Yes, the title of this blog is provocative, intentionally so. How does Customer Experience and Price really impact your NPS®? Yes, price does matter, but less than you might think given our extensive research and the analysis from others. Customer Experience and Price: Price is the primary driver for only about 8% of B2B customers.

At The Daniel Group we often hear comments from clients that the only thing that matters to customers is “the lowest price.”  There is a portion of B2B customers for which price is the predominant buying driver. However, according to a 2015 Forrester study, price is the primary driver for only about 8% of B2B customers, and good service trumps low price by a long shot.

Our Approach to Understanding the Impact of Price

Several years ago, at The Daniel Group, we improved many of our surveys by adding follow-up questions. For example, after the overall satisfaction scale question (1-10), we first asked, “What went well?” and then “What could have been better?” Verbatim responses are captured and tagged. The tagging allows us to quickly group responses (drivers) and analyze what customers liked and disliked. We can also see how specific drivers affect a customer’s NPS® (Net Promoter Score, likelihood to recommend).

What We Have Learned About the Importance of Pricing?

In considering one market segment, industrial equipment, we see similar patterns in other market segments. Over this two-plus-year period, customers responding to surveys (parts, service, rentals, and sales) had an overall NPS of 86.2. Those customers who mentioned price as something that could have been better had an NPS of 61.9 or a reduced NPS of 24.3 points.

This impact seems high, but it needs to be put in context. Following are the NPS hits if customers mentioned certain other things that could have been better:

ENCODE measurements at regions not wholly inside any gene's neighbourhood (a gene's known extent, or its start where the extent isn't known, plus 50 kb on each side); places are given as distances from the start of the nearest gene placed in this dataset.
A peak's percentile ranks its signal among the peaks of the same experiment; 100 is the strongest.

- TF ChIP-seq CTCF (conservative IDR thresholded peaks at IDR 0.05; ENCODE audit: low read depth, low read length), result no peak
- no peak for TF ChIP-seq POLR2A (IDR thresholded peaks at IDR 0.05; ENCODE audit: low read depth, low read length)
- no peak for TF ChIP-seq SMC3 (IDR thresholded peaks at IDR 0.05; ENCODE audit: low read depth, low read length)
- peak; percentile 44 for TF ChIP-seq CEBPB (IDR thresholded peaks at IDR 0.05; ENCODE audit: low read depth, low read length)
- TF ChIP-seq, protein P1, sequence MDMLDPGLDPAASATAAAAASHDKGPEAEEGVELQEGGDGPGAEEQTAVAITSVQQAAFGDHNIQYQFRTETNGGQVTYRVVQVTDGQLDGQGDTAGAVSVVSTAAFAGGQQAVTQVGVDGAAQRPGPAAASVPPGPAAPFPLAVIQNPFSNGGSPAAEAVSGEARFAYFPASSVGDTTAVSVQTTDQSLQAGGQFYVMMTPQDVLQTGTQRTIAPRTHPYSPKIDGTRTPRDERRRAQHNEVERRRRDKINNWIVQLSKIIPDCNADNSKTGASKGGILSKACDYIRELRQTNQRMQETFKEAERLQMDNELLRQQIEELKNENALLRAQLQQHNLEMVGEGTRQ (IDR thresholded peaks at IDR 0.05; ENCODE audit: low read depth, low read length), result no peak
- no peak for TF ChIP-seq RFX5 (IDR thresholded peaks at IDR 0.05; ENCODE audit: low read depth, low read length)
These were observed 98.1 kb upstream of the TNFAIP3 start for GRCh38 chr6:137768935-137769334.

• Communication — 36.4 point decrease
  • Ease of Doing Business — 52.2 point decrease
  • Service Completed When Promised — 46.2 point decrease

Pricing was mentioned far more frequently than any of the other drivers, but it had much less impact on NPS. Reading some of the verbatim comments suggests that while customers may not like the price, they are willing to pay if other things go well.

What Else Matters? — What went well?

Our research shows three key things to focus on to boost your NPS and create happier customers. Using the same dataset, only looking at the “What went well?” responses, we found the following:

Customer Experience and Price: 3 Key Things to Boost your NPS

  • Ease of Doing Business — 7.3 point increase
  • Communication — 6.3 point increase
  • Knowledge and Professionalism of Staff — 4.6 point increase

What to make of these findings on Customer Experience and Price?

There are several important things to highlight from this research:

Pricing matters, but it is less important than other factors in the context of a B2B relationship. Consistent with the findings of the Forrester research highlighted earlier, customers are looking to satisfy additional needs, in addition to a competitive/reasonable price.

If you are getting complaints about your pricing, look at your company’s service. In the absence of good service, pricing can become the most important factor to customers, a situation that does not bode well for long-term profitability.

If you want to take pricing off the table for customers, make it very easy to business with your company, be the best communicators, and build a caring and professional staff. Based on our experience, pricing is likely to be of much less importance to customers, and they are very unlikely to leave.

Let me know about your experience with pricing issues with your customers. I am glad to share more about what we are learning.


Lynn Daniel
CEO & Founder

“Net Promoter®, NPS®, NPS Prism®, and the NPS-related emoticons are registered trademarks of Bain & Company, Inc., Satmetrix Systems, Inc., and Fred Reichheld. Net Promoter Score℠ and Net Promoter System℠ are service marks of Bain & Company, Inc., Satmetrix Systems, Inc., and Fred Reichheld.”


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